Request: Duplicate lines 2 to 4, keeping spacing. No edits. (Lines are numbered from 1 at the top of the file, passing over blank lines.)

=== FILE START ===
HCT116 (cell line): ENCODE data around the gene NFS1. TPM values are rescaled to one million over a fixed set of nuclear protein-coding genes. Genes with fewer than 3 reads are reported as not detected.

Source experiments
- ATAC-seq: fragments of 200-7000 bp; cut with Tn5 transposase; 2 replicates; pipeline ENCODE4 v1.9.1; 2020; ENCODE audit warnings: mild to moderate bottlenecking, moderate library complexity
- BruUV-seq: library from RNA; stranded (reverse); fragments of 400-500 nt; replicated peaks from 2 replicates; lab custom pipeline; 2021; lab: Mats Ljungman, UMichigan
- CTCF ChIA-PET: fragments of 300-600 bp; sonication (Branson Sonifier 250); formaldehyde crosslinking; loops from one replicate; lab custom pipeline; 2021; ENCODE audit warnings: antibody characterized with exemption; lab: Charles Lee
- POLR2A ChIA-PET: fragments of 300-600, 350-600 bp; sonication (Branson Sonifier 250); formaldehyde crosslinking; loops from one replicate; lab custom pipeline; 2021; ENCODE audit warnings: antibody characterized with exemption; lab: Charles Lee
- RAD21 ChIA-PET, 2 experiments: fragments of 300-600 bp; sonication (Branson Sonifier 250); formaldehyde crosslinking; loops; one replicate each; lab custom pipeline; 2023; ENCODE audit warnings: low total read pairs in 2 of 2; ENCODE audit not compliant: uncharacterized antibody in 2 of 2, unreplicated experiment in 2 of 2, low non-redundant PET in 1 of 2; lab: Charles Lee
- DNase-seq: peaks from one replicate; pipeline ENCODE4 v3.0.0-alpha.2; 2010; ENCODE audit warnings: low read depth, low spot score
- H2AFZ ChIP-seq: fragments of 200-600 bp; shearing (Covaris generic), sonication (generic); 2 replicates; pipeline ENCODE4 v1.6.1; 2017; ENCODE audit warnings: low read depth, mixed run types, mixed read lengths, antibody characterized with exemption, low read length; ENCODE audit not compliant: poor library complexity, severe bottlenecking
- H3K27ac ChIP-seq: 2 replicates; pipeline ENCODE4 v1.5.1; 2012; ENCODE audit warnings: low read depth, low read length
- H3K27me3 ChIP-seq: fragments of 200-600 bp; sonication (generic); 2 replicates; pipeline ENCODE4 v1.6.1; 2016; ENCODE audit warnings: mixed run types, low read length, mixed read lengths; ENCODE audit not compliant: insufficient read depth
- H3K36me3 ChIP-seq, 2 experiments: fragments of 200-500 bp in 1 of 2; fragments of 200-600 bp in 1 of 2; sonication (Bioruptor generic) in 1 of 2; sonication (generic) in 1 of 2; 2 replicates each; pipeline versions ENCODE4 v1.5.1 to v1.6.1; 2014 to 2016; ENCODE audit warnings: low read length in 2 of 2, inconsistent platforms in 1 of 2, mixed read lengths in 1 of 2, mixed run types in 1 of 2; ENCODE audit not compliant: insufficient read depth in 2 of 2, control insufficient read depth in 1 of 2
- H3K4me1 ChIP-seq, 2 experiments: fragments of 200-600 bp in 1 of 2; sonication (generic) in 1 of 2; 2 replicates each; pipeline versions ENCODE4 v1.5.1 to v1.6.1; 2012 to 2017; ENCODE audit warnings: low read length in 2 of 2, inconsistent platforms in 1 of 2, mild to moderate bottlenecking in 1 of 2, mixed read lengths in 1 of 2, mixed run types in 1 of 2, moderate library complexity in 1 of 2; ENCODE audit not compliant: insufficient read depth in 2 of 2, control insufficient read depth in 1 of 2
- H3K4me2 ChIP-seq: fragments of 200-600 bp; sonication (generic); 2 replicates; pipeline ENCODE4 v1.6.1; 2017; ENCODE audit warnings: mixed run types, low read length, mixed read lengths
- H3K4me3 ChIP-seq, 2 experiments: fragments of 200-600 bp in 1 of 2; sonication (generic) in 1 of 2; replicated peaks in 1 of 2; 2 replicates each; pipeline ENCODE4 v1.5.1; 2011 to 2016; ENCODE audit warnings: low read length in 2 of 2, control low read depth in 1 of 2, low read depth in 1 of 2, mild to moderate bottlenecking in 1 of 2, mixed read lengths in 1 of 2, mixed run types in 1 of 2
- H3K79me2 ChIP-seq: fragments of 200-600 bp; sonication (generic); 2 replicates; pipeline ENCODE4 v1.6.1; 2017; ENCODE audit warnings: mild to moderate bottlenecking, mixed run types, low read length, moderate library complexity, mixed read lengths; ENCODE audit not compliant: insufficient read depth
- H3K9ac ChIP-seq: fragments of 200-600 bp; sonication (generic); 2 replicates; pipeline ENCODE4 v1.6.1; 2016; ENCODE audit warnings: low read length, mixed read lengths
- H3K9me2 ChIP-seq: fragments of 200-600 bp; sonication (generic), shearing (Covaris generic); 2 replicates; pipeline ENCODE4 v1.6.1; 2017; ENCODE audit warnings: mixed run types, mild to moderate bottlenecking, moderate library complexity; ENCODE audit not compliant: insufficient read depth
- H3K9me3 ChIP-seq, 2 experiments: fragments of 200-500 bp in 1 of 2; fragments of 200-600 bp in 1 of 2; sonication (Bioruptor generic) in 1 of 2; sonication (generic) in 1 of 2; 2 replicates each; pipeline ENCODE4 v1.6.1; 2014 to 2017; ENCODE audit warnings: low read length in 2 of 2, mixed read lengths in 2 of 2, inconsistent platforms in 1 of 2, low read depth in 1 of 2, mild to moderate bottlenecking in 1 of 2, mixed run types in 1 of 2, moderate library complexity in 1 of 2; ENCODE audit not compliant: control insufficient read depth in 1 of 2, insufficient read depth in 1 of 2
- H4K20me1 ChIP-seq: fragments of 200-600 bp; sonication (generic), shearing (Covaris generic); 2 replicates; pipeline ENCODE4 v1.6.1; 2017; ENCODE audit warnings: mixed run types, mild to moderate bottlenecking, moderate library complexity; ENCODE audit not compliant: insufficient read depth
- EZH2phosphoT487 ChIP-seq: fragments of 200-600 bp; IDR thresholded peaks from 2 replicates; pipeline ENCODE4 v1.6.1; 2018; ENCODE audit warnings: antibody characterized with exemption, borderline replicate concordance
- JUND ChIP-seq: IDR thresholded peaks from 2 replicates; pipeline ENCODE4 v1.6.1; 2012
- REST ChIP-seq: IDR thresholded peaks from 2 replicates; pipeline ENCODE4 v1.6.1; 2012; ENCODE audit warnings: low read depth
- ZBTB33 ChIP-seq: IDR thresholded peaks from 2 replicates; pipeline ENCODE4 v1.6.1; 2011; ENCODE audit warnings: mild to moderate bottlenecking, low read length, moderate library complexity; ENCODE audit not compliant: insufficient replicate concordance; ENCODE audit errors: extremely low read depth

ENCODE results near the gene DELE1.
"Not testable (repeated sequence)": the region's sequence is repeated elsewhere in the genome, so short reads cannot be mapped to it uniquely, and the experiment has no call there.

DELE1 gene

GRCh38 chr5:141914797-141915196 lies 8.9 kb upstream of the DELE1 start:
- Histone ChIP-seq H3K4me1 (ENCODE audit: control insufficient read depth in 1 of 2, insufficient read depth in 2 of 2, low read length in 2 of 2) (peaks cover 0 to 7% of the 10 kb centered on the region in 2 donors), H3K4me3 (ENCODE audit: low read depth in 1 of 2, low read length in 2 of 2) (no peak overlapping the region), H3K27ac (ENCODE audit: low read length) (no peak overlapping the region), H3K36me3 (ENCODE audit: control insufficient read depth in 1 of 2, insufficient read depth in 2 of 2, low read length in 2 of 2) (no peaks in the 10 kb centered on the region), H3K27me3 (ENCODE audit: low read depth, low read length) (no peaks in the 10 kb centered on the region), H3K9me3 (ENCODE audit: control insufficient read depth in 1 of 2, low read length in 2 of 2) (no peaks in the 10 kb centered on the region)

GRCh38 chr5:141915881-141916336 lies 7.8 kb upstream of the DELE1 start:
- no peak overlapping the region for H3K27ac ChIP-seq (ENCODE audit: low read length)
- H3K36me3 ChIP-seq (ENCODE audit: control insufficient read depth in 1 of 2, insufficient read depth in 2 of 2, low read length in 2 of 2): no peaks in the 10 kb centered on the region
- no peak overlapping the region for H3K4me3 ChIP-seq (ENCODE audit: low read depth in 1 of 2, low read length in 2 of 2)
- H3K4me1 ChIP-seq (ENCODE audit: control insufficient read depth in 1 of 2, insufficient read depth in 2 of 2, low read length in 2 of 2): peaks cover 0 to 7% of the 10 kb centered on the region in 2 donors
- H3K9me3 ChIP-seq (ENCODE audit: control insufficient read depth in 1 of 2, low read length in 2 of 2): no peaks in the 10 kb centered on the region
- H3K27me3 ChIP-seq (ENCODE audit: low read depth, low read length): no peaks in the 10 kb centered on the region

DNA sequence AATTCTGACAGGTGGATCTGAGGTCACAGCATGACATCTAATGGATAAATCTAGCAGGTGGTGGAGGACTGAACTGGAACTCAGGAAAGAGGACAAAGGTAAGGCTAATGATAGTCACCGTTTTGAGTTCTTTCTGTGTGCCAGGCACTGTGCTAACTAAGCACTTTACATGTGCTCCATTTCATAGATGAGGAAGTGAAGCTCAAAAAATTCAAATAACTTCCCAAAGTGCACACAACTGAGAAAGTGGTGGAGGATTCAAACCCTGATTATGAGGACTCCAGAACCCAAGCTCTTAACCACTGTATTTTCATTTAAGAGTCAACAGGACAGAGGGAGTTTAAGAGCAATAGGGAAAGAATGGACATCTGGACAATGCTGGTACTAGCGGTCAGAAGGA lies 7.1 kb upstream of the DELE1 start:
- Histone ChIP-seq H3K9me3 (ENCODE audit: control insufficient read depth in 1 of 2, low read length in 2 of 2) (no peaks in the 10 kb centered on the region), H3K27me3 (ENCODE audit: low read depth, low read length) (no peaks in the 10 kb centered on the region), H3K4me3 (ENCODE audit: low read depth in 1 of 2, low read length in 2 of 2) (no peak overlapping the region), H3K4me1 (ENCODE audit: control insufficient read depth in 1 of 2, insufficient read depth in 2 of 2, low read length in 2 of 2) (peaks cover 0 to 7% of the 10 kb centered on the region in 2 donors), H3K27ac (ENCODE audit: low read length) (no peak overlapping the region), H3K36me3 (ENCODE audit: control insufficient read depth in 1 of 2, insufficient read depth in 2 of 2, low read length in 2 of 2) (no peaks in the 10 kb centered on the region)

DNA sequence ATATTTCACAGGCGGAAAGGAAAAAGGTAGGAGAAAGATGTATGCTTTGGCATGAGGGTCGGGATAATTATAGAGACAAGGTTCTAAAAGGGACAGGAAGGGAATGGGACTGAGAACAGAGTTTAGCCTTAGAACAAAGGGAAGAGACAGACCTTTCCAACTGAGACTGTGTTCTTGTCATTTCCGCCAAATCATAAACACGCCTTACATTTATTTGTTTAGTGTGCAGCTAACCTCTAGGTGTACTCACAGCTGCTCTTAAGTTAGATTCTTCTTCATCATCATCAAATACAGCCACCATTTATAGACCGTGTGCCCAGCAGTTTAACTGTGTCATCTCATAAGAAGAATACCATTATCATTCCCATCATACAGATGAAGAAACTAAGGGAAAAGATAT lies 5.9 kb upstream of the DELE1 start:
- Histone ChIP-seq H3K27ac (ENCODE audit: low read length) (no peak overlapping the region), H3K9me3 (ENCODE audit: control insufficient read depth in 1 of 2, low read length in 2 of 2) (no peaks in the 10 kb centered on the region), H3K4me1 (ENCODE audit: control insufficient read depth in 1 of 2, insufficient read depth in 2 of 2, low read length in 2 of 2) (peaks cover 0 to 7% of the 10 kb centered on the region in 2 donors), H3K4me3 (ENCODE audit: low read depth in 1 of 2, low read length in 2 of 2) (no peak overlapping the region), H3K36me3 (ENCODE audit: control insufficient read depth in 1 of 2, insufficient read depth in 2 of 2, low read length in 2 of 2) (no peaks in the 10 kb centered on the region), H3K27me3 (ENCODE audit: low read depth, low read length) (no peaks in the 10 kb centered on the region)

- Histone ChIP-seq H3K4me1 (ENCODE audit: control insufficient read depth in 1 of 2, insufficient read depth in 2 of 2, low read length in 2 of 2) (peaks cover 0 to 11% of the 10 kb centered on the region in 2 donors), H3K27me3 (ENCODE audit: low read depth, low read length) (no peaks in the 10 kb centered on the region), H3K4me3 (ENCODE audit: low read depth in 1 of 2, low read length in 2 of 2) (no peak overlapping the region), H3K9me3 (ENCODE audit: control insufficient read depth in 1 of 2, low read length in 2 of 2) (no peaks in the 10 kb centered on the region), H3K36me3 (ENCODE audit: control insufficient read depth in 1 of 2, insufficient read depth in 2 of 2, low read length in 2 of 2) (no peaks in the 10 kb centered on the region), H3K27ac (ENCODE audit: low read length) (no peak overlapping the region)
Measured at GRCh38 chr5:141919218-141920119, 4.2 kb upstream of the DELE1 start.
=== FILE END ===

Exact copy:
Source experiments
- ATAC-seq: fragments of 200-7000 bp; cut with Tn5 transposase; 2 replicates; pipeline ENCODE4 v1.9.1; 2020; ENCODE audit warnings: mild to moderate bottlenecking, moderate library complexity
- BruUV-seq: library from RNA; stranded (reverse); fragments of 400-500 nt; replicated peaks from 2 replicates; lab custom pipeline; 2021; lab: Mats Ljungman, UMichigan